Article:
Expert Debt Management
Expert Debt Management
The Difference between Good and Bad Debt
What is generally considered good debt and what is considered bad debt. Most agree that in today's world unless you happen to have a lot of money, it is near impossible to live debt free. Most of us can only dream of not having to go into debt to afford a house or other things like education or a vehicle. But what about other debts, your refrigerator stops working so you go and purchase a fridge on your visa card etc… There is a gray area when it comes to debt but there are also some general rules that determine if a debt is considered bad or good.
A good debt can be one that actually serves to better you in the future, such as a house payment or education payments. These are seen as investments. Their future value generally exceeds what you are paying for it now. Now this must also be within reason, getting too stuck with education or house payments is not health either. Also if you are using credit to purchase something that you can back up with money at the bank that is yours, then you are not really going into debt so to speak. Although a car can be a big expense and they only depreciate, it may also be necessary for your job so as long as your payments are within reach, this too could be considered a good debt. Also, perhaps you are borrowing money for a good business venture or are borrowing money for a low rate of which you can invest at a higher rate. These too could be good debts.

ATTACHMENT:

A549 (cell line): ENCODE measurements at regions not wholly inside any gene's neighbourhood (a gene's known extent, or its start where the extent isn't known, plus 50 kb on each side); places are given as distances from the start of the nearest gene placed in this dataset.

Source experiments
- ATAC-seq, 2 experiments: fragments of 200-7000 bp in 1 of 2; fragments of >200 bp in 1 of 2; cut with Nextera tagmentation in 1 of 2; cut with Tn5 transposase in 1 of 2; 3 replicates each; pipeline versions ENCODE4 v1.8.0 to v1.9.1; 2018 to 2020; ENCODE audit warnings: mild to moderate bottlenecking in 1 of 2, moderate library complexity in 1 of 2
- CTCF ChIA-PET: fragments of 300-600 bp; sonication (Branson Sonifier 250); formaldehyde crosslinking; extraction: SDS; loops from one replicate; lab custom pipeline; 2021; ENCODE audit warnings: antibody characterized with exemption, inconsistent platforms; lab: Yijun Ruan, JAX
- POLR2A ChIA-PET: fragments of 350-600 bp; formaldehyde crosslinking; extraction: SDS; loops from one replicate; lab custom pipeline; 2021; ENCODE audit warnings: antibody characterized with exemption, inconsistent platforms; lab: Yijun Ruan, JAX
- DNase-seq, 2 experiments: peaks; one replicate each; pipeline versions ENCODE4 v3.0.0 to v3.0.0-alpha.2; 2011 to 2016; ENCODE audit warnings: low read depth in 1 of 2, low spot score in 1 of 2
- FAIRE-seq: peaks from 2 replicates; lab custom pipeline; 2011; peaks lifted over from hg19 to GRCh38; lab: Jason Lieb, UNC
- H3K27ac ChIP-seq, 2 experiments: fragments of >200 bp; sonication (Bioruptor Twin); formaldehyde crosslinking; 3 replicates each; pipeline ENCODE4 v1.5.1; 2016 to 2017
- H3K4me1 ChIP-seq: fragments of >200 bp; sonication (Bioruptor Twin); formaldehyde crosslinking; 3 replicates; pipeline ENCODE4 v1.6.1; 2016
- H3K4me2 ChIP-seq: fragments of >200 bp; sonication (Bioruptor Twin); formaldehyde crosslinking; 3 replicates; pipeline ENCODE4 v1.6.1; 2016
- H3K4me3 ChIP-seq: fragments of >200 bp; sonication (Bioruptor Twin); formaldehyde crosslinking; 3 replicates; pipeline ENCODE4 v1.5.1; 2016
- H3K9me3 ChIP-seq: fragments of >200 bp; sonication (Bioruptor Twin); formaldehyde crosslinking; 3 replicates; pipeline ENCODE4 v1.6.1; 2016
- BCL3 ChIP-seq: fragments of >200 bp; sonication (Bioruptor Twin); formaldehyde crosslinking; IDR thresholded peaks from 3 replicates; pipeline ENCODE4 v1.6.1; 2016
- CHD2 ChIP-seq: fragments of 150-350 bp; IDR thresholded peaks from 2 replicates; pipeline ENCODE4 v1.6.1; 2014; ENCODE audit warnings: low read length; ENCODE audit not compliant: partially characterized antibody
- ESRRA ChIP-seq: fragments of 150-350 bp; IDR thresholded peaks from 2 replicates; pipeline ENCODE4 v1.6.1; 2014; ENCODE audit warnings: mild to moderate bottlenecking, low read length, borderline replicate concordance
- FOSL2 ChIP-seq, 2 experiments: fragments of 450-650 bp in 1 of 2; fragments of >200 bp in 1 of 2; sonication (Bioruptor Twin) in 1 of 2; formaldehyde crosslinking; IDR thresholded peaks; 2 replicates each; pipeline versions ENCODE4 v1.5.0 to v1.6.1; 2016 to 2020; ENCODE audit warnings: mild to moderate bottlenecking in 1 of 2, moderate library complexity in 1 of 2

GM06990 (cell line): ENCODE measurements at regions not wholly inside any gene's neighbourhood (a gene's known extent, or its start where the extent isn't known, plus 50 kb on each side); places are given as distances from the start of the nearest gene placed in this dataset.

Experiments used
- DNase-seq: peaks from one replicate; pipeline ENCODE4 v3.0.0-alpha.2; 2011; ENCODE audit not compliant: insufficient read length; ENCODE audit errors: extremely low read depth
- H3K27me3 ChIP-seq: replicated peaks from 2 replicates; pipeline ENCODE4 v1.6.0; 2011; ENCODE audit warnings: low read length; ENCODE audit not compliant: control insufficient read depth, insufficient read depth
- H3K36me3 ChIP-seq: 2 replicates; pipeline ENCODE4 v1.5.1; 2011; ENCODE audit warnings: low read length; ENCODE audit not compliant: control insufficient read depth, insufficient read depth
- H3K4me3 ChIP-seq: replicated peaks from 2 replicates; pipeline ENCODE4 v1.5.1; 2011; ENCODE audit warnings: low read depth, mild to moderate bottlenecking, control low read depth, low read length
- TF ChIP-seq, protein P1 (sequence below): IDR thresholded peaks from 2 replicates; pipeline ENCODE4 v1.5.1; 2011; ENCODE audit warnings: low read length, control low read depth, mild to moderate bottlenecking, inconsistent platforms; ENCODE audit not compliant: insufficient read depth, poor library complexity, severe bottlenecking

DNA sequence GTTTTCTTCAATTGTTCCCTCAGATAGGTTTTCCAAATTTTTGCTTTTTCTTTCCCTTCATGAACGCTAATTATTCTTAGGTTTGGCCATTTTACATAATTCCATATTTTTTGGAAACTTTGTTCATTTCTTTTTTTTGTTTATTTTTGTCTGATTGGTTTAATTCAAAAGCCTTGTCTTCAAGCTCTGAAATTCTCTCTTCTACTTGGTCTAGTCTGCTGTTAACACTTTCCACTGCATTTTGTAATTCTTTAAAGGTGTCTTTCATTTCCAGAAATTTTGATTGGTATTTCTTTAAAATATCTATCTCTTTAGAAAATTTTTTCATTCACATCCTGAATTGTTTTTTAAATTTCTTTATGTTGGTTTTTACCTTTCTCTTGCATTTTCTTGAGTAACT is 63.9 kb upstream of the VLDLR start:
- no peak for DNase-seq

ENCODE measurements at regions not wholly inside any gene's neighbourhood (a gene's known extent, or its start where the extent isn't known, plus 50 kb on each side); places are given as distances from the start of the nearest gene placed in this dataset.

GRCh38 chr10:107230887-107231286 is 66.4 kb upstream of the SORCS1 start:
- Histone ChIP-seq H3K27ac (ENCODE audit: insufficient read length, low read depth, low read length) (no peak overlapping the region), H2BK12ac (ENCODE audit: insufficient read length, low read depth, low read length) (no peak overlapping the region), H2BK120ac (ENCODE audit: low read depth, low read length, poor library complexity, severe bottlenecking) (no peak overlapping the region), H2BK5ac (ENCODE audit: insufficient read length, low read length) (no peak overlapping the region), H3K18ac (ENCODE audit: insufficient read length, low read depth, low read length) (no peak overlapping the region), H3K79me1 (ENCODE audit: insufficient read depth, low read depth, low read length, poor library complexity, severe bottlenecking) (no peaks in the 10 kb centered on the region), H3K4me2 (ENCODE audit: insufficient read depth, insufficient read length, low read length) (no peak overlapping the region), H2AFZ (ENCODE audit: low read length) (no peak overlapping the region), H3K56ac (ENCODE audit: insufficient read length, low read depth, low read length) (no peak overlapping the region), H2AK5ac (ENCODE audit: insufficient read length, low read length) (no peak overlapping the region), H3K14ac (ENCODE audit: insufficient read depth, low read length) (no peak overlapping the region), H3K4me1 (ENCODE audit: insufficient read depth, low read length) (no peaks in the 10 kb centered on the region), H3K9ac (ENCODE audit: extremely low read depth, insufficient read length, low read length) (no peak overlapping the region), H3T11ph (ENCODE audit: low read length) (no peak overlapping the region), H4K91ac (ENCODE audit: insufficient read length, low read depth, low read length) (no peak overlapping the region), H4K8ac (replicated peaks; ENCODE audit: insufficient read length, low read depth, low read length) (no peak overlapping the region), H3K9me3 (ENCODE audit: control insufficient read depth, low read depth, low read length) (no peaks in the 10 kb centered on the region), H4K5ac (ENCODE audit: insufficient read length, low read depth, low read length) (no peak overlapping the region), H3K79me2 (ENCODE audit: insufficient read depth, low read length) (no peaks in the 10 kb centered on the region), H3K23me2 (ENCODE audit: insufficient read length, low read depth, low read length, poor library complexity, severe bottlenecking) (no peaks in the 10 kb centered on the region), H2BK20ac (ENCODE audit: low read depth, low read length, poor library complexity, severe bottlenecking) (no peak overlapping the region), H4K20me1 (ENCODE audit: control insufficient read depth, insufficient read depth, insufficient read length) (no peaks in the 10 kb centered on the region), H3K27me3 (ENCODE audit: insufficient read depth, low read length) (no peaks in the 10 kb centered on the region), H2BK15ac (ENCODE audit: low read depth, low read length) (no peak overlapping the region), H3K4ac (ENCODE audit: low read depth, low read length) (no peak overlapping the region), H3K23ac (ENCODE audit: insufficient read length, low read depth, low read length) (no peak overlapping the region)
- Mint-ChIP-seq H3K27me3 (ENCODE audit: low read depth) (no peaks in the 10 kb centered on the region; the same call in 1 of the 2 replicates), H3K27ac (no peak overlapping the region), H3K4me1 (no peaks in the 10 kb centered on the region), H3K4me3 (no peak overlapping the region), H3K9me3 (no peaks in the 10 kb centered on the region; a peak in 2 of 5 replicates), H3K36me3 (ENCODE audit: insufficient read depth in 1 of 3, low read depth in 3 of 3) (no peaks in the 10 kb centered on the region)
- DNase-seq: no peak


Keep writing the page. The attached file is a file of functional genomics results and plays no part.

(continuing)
Bad debts are things you have bought that you can't afford or don't need. Taking a holiday only using your credit cards to pay for it, than only paying the minimum or close to it on the balance is not good. Credit cards have the highest rates of interest to them and one should always try to pay off as much money on each credit card bill as soon as possible.
Most agree that too many of us let debt go way overboard. This is unfortunate especially today with the cost of so many things seemingly rocketing skyward. Fuel, food and many other items are climbing far beyond what our earnings are in relation. While some things you need, other things you simply want, a desiring of the heart to which there seemingly is no end. Credit experts have come up with a number of 36%, this number is the amount you should not go over of your gross monthly income to pay off debt. If you can adhere to this number, than great but it seems a little strange to try to determine that as well. A more practical plan maybe needed and that is don't pay for what you can't afford now unless you know it is a 'good debt'.
Disclaimer: This site is not , nor should it be taken to be, legal, financial or other professional advice. It merely provides a generalized guidance and generalized information only. Consult a financial advisor or an attorney to discuss any legal or financial issues involved with credit and debt decisions.
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